The government has the ability to greatly reduce the suffering that the Great Recession has caused. But the unyielding obstruction of Republicans has impeded its capacity to act more forcefully. The global economic crisis has created one major advantage to the U.S. But the country has not been able to take advantage of this golden opportunity because of the opposition of Republicans. The U.S. has been in an enviable position since it could borrow money very cheaply. In fact, the borrowing cost of the country has never been lowered since investors are loaning the U.S. government “free money for the next 10 years.” Therefore, the government should have borrowed money to put millions of people to work repairing the country’s roads and providing substantial aid to the states in order to help them deal with their massive budget deficits. Moreover, a report by the American Society of Civil Engineers noted that it would take “$2.2 trillion over five years” to revitalize the decaying infrastructure of the country. Borrowing at this rate would not always be available. Hence, the money could be used toward this important undertaking.
The government has been presented with a rare opportunity not only to upgrade the aging infrastructure of the nation but also to create millions of jobs, which would have reduced the unemployment rate. Such investment would have benefited the country both short term and long term. It would help short term since it would produce jobs, thereby promoting economic growth. Additionally, the government would collect more revenue. Those twin factors-more government revenue and stronger economic growth would put the country in a much better economic footing, which in turn would make it easier for the government to deal with the nation’s long term debt. Because a much-improved economy, however, would have redounded to the benefit of Obama, Republican opposition has handcuffed the government and prevented it from taking those bold steps.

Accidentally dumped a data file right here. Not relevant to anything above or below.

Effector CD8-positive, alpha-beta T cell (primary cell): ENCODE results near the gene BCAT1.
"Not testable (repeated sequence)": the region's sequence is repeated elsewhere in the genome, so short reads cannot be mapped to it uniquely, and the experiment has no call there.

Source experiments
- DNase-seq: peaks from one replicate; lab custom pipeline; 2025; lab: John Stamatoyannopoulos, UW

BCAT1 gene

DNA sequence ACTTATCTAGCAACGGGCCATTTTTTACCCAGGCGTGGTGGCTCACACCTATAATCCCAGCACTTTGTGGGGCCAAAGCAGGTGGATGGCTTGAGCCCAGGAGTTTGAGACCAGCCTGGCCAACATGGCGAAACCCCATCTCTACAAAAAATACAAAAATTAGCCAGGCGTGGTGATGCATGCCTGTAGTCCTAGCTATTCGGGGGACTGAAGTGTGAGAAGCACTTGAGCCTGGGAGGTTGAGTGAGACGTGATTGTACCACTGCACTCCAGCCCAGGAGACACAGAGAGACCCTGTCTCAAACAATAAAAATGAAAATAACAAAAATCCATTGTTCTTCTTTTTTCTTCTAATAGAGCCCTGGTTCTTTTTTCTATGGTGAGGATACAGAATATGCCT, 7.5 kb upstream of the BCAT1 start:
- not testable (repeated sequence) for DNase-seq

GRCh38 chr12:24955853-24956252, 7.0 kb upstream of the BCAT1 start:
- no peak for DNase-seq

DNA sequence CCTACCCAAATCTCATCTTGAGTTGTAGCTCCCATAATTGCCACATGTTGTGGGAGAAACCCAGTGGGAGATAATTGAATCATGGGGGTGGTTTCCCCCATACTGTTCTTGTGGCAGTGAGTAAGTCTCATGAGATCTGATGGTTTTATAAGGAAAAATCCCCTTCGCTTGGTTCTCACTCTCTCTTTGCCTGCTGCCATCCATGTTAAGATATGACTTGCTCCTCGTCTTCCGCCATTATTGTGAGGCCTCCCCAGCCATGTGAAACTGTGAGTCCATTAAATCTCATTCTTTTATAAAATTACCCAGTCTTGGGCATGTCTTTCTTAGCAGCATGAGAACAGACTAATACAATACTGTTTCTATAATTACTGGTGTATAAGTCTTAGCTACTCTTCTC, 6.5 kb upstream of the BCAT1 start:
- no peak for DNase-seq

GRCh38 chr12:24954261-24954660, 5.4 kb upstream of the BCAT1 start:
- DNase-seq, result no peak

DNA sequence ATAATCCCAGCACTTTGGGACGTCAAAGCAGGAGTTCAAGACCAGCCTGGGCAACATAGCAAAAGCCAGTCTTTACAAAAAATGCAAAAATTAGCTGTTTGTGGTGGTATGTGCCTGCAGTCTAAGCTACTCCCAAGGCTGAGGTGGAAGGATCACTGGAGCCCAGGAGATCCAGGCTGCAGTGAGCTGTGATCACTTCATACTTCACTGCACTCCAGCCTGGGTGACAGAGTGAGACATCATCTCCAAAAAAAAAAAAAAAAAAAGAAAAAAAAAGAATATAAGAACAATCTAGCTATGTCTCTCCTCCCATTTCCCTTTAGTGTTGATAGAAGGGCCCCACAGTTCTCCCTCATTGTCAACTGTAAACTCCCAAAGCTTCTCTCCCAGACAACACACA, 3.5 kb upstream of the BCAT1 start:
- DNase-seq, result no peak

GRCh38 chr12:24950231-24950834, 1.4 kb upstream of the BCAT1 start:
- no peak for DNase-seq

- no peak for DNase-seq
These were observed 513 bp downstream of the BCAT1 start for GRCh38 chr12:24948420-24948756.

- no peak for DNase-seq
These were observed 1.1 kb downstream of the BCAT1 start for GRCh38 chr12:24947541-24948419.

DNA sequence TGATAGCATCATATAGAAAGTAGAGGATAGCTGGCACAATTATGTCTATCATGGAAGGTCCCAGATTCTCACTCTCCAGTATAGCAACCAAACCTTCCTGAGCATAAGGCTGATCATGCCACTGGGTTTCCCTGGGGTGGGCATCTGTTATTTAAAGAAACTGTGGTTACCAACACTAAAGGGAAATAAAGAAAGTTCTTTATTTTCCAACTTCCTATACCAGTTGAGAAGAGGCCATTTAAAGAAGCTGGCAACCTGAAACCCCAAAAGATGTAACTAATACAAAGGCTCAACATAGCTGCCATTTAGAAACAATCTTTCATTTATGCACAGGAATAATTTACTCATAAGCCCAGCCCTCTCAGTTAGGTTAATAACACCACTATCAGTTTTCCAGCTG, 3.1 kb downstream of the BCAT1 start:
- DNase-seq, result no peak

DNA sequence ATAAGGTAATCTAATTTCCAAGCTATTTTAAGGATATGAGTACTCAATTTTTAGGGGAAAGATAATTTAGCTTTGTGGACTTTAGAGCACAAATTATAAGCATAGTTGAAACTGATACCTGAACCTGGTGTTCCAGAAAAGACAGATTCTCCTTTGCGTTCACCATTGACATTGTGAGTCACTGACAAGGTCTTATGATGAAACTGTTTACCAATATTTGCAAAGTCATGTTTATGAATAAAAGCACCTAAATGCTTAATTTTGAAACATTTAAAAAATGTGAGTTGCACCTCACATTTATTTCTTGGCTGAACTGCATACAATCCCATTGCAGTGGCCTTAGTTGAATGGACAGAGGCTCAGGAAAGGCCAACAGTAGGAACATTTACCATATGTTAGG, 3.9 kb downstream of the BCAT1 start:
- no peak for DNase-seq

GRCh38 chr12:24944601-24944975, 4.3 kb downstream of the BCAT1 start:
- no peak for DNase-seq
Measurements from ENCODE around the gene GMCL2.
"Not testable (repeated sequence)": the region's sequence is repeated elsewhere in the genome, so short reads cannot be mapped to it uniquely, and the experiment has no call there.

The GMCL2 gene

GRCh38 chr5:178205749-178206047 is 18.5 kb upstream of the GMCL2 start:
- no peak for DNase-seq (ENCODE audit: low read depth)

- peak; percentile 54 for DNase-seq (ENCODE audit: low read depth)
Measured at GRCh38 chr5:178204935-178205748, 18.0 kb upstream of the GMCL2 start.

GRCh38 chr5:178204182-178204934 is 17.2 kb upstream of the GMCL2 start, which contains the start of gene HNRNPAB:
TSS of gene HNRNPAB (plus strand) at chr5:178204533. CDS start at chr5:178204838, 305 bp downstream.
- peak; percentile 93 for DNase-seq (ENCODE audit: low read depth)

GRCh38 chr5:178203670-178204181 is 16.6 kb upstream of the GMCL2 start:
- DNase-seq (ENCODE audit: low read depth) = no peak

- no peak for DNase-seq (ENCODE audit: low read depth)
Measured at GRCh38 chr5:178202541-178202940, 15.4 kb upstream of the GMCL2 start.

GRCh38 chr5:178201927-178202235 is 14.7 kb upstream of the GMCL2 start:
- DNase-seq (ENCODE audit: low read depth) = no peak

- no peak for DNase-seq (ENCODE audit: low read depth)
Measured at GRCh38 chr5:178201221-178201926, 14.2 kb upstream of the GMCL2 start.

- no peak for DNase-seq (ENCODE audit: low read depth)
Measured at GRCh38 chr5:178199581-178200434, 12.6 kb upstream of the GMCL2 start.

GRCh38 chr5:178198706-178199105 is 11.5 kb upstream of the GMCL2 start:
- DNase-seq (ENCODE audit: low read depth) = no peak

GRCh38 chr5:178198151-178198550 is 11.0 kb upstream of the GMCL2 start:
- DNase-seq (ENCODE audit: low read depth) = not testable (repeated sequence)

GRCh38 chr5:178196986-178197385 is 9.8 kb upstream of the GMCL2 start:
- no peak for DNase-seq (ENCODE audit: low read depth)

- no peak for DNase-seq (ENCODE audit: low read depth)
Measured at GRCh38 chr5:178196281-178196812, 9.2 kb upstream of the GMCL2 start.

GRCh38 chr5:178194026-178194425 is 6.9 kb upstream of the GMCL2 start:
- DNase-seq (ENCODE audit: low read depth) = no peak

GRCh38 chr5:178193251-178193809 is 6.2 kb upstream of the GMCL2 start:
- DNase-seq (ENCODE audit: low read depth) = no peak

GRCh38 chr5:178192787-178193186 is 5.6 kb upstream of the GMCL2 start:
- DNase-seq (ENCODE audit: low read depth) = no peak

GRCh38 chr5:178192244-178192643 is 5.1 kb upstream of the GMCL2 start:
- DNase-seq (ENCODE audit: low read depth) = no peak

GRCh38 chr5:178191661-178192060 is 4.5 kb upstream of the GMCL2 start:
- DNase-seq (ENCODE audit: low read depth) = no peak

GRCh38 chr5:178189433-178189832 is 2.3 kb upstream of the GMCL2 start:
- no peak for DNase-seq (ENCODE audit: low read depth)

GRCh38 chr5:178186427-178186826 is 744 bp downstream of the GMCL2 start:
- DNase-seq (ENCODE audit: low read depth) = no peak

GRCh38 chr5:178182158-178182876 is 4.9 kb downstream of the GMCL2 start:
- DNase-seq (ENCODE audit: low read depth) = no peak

Obama has taken decisive action to keep the country from plunging into a depression and restoring economic growth. Nonetheless, the pace of recovery has been sluggish. The government has the ability to do much more to speed-up the recovery and diminish the suffering that the lingering effects of the Great Recession are still inflicting on millions of Americans across the country. Republicans have been effective, particularly following their takeover of the House of Representatives, in blocking any major proposals by the president. By creating gridlock in Washington, the government has been handicapped. Action that should be taken has been delayed, if not abandoned, due to implacable opposition. Therefore, the obstruction strategy of the Republicans has been successful. The economy would remain weak; thereby it would be highly unlikely that the White House forecast would come to the fruition. Republicans might fail in their attempt to make Obama a one-term president; but it would not be for a lack of trying.